4. Eating a giant bag of Salt & Vinegar Kettle Chips from my Mary Poppin’s bag of treats and indulging in frozen lemonade as our family sat on a brick wall and people watched.

The icy sweet goodness.

The old Indian couple lounging on a bench in front of us. Her body covered with beautiful silver jewelry. Both wearing traditional Indian clothing. A young Indian family, in jeans, rushing up to them. Carefully handing over hot cups of liquid to their elders. Respectful. Itching to get back and enjoy the rides. The young woman’s braid, thick and luscious trailing down towards the small of her back. Never stopped swinging. The constant motion of motherhood.

5. My children’s smiling faces. Laughing. The outline of my daughter’s profile, as I stared and marveled at the beauty she is becoming. The sun gleaming off of her skin, as we waited in yet, another line.

6. Getting fast passes for Indiana Jones. Watching my daughter’s smiling face, my son’s stoic one.

The ride was over, I asked my son, “So, did you like it?”

“Yes.” He replied, “I didn’t stop grinning the whole time.”

And then he smiled in delight.

7. After Indiana Jones, which was our favorite ride of the day, we followed a family out the exit. The grandmother was faster than us and she used a walking cane. The mother was a smiling pretty woman. She stepped away from her family and I watched what she did next.

She approached a young couple in their late teens standing in the hour long standard line and handed them two extra fast pass tickets that she had in her possession. The thing is, I would never have given those teenagers those tickets. I would have assumed they would have been ungrateful, or, well, “teenagers.”

Those kids beamed at her. They thanked her so profusely.

They ran excitedly to the fast pass line and I watched the woman watching them and smiling to herself.

And I smiled, too. Because she was a better woman than me. And she taught me that I might have a little soul searching to do.

It was another “pure” moment. And my soul drank it in.

8. And tears. Lots of tears. Meltdowns from children in the heat. Begging to go home. A teenage girl crying. Fighting with her mother next to us.

The disappointment on the parents’ and children’s faces as they realized they just were not tall enough to go on the ride they wanted.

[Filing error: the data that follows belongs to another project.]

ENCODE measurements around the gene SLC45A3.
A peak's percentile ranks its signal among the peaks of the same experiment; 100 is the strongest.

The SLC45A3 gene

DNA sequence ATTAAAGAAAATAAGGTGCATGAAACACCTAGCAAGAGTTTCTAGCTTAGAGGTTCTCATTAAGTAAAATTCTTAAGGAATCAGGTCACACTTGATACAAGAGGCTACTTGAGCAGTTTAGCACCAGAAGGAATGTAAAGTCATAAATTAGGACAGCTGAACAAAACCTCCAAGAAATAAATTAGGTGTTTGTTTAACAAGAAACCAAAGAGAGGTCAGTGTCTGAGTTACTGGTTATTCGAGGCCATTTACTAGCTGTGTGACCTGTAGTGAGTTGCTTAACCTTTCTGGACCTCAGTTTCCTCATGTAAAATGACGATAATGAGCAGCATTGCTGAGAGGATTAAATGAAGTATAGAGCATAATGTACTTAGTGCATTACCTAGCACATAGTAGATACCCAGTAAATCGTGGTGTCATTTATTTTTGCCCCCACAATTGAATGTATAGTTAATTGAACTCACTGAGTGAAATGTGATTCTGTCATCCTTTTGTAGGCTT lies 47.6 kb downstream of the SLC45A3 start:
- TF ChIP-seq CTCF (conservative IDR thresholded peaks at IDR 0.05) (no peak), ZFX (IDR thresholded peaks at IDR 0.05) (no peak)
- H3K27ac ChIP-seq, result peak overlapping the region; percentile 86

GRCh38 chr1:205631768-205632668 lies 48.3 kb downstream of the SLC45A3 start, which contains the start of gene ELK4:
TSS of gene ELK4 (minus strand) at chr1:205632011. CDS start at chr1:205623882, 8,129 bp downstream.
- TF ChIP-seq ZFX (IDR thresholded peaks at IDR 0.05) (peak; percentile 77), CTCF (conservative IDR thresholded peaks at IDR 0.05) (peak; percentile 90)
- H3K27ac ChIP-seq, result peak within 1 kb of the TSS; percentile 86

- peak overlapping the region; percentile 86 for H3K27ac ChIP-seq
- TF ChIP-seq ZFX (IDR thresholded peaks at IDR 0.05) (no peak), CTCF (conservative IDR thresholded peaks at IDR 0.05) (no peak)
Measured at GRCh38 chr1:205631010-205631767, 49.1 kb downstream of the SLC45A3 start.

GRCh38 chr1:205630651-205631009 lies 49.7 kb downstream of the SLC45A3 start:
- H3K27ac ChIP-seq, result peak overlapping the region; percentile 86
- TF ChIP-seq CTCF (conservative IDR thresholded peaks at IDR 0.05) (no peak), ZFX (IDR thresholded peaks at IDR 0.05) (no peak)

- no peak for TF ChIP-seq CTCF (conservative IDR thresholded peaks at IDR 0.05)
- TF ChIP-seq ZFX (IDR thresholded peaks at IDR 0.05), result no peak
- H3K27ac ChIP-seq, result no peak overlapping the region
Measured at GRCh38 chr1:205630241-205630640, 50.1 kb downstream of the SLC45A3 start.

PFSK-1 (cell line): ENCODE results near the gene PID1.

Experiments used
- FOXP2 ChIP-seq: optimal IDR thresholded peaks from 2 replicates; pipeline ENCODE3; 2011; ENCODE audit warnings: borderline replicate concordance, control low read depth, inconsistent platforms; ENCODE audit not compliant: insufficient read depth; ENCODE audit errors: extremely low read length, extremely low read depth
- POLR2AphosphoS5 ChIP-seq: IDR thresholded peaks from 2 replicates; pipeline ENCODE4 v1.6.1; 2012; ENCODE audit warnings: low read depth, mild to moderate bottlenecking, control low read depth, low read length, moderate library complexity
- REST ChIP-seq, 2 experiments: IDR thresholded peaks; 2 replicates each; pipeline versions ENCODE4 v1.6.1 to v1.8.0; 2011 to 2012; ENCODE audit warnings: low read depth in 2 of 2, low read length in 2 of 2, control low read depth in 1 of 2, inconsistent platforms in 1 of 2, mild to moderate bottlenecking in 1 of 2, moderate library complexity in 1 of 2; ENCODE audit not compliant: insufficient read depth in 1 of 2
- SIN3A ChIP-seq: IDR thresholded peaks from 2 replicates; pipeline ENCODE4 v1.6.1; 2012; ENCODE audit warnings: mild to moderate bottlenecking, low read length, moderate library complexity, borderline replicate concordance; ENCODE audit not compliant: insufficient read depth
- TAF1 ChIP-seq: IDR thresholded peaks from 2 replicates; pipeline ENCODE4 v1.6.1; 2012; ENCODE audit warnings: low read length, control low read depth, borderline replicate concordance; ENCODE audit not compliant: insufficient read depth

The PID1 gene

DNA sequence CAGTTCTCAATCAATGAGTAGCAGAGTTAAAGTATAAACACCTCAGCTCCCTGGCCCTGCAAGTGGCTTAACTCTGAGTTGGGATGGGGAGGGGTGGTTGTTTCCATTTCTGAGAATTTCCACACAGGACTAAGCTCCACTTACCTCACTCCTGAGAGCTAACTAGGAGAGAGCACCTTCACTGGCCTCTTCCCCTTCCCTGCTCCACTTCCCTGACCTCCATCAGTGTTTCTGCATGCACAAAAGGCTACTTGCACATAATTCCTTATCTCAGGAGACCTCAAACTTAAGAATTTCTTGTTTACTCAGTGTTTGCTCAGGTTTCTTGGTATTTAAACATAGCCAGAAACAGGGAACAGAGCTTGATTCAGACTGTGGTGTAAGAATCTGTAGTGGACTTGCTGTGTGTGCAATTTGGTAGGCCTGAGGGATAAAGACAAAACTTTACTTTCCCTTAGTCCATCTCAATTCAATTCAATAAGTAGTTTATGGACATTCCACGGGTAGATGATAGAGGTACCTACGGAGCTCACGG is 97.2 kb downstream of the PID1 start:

And I wanted to scream.

I have been that parent. My children have been those children.

I wish I had known…

“Be grateful! Relish Dumbo, Peter Pan, the carousel. Enjoy the holding of the hands. The sticky fingers. The slobbery kisses.

Because one day, you will be standing in the line that you had coveted and you will see those frustrated parents and children. You will envy the rides they get to go on as you stand and wait for another “fast” one.

Cherish that line that keeps them young. Because there isn’t another one.

That “tall enough” line is the measurement of youth. And it does not go backwards.”

But I don’t.

I remain silent.

And I watch them walk away in disappointment, as I stand there, my heart being the only thing shrinking.

8. Haunted Mansion.

My husband and I holding hands. Our children in a car ahead of us. Us. Kissing in the dark. Ghosts swirling around us.

9. Happiness.

Tired, aching feet.

Tired, happy soul.

Disneyland. Those are the memories I will take from the day. No pictures. Just images in my head.

Balloon Gender Experiment

I try not to genderalize. Is that a word? Hmmmm… Probably not. Not gonna look it up. Lazy. Anyway, I try not to categorize my children into their gender roles. But sometimes… Well, sometimes that is a hard thing to do.

My children both got balloons at Disneyland the other night. My son picked blue. My daughter, pink. You can see where this is going.

Let us take a look at their balloons’ status for the week, shall we:


Day 1



Day 2



Day 3



Day 4



Day 5



Day 6



Day 7

By day 7, both balloons looked relatively the same. Sad. Except, I had some information I had been sitting on. Secret information.

And I am not going to rat anyone out. But, let’s just say, I believe the pink balloon would still be in the air if it had not been pummeled by a Nerf pellet on Day 5. Definitely not coming from a Nerf gun powered by the owner of the blue balloon.

Hey, I didn’t see anything. ; )

Did this ruin my little experiment? Well, no. I think it actually proved… Hmmm… Well, what did it prove? What was my point?

Boys and girls are different.

Wow! Profound. But, you all ready knew that…

I hope you enjoyed my weird and completely unnecessary experiment. At $8 a pop (pun not intended), I figured it would be great if the balloons could have some extra fun.

Have a great day!